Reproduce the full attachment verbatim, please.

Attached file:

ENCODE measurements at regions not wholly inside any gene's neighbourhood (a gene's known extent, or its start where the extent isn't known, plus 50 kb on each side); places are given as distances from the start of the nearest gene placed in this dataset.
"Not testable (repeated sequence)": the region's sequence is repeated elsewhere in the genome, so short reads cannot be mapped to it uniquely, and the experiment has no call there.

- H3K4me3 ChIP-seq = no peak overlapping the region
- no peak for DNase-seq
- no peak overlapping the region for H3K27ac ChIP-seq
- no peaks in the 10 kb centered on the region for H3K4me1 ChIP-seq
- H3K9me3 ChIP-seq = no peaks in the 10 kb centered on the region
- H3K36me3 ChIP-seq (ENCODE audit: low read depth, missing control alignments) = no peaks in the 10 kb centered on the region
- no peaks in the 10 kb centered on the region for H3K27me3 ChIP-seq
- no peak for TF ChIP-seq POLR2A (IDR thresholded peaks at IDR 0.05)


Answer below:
ENCODE measurements at regions not wholly inside any gene's neighbourhood (a gene's known extent, or its start where the extent isn't known, plus 50 kb on each side); places are given as distances from the start of the nearest gene placed in this dataset.
"Not testable (repeated sequence)": the region's sequence is repeated elsewhere in the genome, so short reads cannot be mapped to it uniquely, and the experiment has no call there.

- H3K4me3 ChIP-seq = no peak overlapping the region
- no peak for DNase-seq
- no peak overlapping the region for H3K27ac ChIP-seq
- no peaks in the 10 kb centered on the region for H3K4me1 ChIP-seq
- H3K9me3 ChIP-seq = no peaks in the 10 kb centered on the region
- H3K36me3 ChIP-seq (ENCODE audit: low read depth, missing control alignments) = no peaks in the 10 kb centered on the region
- no peaks in the 10 kb centered on the region for H3K27me3 ChIP-seq
- no peak for TF ChIP-seq POLR2A (IDR thresholded peaks at IDR 0.05)